|Pressman Marcus Hedger was wrongly fired for participating in legal union activities on behalf of his coworkers. Now his case is being held up because of the handcuffing of the National Labor Relations Board by the conservative D.C. Circuit Appeals Court.|
Everyday Americans are being hurt by the political game of disarming the National Labor Relations Board (NLRB), a recent AFL-CIO video interview with illegally-fired pressman Marcus Hedger shows.
Hedger, a former Fort Dearborn Co. employee, lost his job at the Illinois printing company for union activities he participated in on behalf of his coworkers. Last September, the NLRB ordered he get his job back and receive back pay. But due to a D.C. Circuit Court ruling by a conservative three-judge panel on the status of recess-appointed NLRB members, the same court has put off action on the appeal of Hedger’s reinstatement by his employer.
While the NLRB has been too understaffed to enforce decisions, Hedger has lost his house to foreclosure. His story mirrors the plight of many working Americans who are now without a governing body to rule on and enforce labor law.
“I had to change my entire lifestyle,” said Hedger. “It’s a heck of a thing to do when you build up your life and you think you finally made it. You know, it was the American dream. It was our house and our home and now it’s taken away.”
On Wednesday, the Senate Health, Education, Labor and Pension Committee will be considering President Obama’s package of five nominees to the NLRB. A Senate floor vote of the nominees will not occur until after the Memorial Day recess.
In an op-ed published Monday in The Hill, AFL-CIO President Richard Trumka urged the Senate to confirm the president’s Board nominations quickly. The nominees include three current members of the Board and two nominees who have not served previously on the Board but who have been drawn from the ranks of attorneys who represent management in disputes with employees. Without action by the Senate, the Board will soon be left without the quorum of at least three members, which is required in order for the Board to function.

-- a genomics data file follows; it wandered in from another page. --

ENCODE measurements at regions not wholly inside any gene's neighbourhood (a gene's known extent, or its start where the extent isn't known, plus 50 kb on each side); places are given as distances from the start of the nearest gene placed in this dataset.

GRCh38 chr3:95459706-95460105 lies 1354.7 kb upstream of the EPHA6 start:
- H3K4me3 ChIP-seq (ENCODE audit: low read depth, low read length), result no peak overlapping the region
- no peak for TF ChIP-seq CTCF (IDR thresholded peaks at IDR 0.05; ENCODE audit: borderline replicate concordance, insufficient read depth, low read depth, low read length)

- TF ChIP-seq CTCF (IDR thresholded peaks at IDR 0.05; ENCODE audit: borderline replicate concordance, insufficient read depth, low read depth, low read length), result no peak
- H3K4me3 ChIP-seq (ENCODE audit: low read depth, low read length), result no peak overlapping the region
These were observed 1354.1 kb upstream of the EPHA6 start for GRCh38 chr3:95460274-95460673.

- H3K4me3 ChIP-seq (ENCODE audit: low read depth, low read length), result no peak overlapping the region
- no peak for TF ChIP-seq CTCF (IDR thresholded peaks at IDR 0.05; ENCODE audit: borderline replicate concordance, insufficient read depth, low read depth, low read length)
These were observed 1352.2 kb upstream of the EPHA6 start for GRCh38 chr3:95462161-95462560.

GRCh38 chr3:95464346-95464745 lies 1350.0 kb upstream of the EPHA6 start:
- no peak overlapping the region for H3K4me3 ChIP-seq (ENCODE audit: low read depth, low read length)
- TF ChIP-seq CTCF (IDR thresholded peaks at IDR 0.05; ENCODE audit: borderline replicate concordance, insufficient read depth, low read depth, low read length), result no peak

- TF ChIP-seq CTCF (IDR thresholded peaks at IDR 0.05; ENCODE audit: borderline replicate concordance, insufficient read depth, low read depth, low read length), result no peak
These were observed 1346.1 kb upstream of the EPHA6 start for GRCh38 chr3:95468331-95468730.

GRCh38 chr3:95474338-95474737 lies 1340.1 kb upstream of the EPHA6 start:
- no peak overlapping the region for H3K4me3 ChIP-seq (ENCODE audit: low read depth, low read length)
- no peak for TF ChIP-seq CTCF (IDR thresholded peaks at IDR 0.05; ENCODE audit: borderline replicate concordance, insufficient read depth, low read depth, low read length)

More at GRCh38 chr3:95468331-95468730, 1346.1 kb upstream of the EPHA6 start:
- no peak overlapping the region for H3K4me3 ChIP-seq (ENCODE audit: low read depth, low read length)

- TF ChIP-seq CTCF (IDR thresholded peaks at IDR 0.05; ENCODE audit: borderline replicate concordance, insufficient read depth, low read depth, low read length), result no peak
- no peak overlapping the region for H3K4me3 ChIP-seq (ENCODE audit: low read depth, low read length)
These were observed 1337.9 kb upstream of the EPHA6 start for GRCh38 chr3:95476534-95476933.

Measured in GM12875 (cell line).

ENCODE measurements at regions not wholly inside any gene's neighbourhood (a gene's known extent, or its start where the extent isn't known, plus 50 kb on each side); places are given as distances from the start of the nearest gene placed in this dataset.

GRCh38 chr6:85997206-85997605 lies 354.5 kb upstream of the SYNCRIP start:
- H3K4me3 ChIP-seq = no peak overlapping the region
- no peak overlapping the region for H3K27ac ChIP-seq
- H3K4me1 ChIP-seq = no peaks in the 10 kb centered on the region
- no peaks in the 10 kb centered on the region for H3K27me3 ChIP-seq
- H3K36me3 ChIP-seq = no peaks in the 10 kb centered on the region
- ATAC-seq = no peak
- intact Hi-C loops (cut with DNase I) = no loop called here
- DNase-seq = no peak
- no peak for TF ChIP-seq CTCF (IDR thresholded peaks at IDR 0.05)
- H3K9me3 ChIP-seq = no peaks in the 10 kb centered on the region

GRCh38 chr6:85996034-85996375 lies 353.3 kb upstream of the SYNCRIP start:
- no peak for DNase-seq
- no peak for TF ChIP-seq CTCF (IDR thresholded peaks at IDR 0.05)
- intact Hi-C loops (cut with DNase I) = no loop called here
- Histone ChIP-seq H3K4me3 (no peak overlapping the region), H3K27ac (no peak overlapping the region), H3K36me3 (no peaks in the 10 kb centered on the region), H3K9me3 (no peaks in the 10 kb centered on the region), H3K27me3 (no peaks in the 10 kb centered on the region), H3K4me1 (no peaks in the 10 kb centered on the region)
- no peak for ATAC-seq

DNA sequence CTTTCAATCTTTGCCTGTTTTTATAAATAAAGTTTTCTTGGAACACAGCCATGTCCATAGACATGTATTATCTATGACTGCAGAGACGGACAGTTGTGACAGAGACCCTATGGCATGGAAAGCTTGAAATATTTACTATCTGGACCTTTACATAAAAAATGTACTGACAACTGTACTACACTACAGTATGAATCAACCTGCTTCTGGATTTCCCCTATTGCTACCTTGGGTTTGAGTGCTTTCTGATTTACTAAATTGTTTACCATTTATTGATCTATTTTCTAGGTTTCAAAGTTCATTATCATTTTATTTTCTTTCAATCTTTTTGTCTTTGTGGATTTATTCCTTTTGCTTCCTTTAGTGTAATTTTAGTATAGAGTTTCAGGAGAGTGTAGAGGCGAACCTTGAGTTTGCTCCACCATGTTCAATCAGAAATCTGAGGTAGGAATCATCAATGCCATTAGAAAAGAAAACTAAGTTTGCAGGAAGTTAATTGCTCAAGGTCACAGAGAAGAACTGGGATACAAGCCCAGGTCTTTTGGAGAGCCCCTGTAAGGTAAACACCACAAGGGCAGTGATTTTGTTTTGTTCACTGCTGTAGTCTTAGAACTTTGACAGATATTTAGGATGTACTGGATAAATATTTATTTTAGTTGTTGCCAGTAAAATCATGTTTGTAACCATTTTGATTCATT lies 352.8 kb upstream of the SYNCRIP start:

“Responsibility for providing needed stability and the functioning NLRB that working people need and deserve is now up to the Senate,” wrote Trumka. “Members should act quickly and confirm the president’s full slate of nominees. The strength of our economy depends on it.”
Obama released a statement that reinforced his support of a fully-functioning NLRB: “By enforcing workplace protections, upholding the rights of workers and providing a stable workplace environment for businesses, the NLRB plays a vital role in our efforts to grow the economy and strengthen the middle class. I urge the Senate to confirm them swiftly so that this bipartisan board can continue its important work on behalf of the American people.”
But the Republican assault on the NLRB doesn’t stop there. The dubiously-titled “Preventing Greater Uncertainty in Labor-Management Relations Act” (H.R. 1120), which passed the House along party lines in April, would deprive both labor and management of the ability to seek adjudication when their labor rights have allegedly been violated.
Sen. Lindsey Graham (R-SC), a key leader of the charge, said, “I will continue to block all nominations to the NLRB. … The NLRB as inoperable could be considered progress.” In March, Sen. Lamar Alexander (R-TN) and 17 co-sponsors introduced a budget amendment that would defund decisions and regulations made by the Board.